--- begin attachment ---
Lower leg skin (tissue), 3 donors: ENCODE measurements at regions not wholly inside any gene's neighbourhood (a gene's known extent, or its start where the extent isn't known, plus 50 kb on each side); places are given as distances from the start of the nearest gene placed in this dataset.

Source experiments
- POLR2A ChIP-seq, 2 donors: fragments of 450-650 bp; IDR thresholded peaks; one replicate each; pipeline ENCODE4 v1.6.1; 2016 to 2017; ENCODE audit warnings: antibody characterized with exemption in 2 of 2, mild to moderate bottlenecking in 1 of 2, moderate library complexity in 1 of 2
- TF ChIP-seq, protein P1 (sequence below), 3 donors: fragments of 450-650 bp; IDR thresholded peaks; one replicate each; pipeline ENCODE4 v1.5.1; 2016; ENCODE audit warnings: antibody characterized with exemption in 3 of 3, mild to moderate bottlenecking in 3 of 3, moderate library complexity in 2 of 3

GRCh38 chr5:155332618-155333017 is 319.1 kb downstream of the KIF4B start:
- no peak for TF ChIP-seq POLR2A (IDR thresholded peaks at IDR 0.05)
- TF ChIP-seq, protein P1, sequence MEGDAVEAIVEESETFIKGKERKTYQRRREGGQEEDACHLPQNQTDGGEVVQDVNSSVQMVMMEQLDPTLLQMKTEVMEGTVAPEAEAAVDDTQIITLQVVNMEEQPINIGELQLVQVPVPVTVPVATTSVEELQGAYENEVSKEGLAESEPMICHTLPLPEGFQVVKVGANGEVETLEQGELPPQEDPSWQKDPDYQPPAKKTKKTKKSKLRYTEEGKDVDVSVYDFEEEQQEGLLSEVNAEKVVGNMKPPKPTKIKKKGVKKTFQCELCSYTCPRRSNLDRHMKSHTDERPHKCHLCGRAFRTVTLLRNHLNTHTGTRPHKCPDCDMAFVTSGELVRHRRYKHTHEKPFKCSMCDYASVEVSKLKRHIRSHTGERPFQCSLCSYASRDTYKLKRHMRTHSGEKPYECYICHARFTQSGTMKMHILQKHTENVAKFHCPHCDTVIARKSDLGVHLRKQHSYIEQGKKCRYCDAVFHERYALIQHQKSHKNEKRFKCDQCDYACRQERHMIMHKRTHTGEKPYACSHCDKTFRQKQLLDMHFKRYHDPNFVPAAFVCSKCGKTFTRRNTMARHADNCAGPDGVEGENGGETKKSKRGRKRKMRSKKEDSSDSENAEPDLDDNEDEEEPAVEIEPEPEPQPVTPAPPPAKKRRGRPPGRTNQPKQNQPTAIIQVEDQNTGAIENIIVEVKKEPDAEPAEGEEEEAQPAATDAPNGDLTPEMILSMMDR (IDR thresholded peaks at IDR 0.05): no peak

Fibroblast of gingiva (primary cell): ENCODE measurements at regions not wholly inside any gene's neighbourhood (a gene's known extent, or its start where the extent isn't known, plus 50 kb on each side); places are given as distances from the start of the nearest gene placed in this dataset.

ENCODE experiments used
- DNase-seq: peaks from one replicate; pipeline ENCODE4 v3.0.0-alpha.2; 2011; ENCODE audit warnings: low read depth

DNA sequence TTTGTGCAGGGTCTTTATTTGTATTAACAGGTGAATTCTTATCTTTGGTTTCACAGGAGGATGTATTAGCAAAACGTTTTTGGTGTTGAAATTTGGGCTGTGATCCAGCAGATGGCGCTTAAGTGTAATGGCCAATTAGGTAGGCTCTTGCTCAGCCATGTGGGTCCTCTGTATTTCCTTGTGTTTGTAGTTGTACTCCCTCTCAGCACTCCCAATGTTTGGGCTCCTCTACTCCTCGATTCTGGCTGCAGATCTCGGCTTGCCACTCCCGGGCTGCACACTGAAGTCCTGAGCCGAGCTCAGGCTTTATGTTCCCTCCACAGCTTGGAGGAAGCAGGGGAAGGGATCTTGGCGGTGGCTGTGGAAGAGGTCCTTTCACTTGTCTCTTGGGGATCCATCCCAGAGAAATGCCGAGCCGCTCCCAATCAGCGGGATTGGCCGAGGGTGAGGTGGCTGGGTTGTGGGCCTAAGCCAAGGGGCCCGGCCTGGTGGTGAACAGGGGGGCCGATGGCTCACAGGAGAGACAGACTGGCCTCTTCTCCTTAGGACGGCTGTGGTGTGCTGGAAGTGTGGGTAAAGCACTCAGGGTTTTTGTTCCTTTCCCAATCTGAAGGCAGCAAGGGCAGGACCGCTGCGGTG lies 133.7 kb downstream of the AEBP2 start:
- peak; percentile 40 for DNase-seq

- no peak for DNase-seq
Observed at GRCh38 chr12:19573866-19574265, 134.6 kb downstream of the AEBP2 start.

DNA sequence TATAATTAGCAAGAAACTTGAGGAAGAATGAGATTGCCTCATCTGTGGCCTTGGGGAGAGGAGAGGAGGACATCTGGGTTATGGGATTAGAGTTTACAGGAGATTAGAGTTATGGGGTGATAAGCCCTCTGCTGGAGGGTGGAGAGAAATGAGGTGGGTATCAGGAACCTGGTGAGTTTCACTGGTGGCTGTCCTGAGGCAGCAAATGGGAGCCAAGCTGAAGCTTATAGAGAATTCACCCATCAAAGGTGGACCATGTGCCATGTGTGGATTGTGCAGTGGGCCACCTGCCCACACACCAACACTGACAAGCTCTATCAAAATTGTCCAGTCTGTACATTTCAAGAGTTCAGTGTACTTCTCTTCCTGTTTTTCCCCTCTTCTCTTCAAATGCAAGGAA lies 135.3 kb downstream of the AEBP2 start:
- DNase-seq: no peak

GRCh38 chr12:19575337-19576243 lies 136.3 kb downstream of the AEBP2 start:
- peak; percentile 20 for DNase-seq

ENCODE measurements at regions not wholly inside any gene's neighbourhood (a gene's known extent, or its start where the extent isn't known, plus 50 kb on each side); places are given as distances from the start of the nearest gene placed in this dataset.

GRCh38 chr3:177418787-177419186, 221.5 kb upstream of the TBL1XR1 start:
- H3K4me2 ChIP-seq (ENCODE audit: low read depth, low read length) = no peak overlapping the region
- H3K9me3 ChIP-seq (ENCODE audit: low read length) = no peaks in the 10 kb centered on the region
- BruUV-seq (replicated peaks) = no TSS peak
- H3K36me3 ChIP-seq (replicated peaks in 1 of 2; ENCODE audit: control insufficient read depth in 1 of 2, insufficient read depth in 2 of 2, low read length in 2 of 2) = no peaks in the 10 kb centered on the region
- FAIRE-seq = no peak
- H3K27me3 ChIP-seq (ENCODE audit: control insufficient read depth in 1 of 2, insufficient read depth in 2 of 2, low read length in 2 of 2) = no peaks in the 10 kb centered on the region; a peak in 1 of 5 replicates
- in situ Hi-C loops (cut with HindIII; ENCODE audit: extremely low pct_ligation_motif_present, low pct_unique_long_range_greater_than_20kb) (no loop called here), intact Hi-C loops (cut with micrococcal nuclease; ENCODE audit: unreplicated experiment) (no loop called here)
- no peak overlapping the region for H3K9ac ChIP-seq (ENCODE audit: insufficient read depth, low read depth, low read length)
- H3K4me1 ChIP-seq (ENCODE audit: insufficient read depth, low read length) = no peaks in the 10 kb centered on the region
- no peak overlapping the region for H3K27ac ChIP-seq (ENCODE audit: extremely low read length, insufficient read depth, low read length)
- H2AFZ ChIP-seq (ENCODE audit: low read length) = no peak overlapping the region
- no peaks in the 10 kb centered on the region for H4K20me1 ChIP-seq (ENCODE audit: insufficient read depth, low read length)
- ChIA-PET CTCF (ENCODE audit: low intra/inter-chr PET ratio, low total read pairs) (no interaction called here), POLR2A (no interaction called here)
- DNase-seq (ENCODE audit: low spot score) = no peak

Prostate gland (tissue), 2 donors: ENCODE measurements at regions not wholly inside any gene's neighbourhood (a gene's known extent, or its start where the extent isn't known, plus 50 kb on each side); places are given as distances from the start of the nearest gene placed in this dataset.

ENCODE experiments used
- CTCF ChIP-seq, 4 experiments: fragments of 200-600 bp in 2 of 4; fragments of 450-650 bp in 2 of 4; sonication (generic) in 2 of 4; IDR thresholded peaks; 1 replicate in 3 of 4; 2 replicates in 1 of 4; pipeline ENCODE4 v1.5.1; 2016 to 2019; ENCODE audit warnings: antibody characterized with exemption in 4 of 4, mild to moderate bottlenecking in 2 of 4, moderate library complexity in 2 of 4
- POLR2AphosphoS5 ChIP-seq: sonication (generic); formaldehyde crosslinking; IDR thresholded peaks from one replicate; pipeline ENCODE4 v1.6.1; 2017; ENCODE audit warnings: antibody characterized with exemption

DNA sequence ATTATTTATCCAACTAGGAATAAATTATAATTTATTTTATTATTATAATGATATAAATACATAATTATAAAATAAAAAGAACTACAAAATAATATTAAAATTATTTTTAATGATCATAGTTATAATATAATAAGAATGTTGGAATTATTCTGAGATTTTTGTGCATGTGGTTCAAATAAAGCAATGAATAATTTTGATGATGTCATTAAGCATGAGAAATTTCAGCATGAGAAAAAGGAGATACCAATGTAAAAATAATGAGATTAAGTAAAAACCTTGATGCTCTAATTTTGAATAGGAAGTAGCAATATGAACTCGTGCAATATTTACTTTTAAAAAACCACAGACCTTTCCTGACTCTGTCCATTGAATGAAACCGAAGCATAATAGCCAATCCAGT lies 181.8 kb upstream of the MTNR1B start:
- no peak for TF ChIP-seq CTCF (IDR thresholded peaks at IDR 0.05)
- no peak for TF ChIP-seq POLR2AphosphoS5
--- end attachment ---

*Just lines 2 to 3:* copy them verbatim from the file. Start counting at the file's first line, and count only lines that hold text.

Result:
Source experiments
- POLR2A ChIP-seq, 2 donors: fragments of 450-650 bp; IDR thresholded peaks; one replicate each; pipeline ENCODE4 v1.6.1; 2016 to 2017; ENCODE audit warnings: antibody characterized with exemption in 2 of 2, mild to moderate bottlenecking in 1 of 2, moderate library complexity in 1 of 2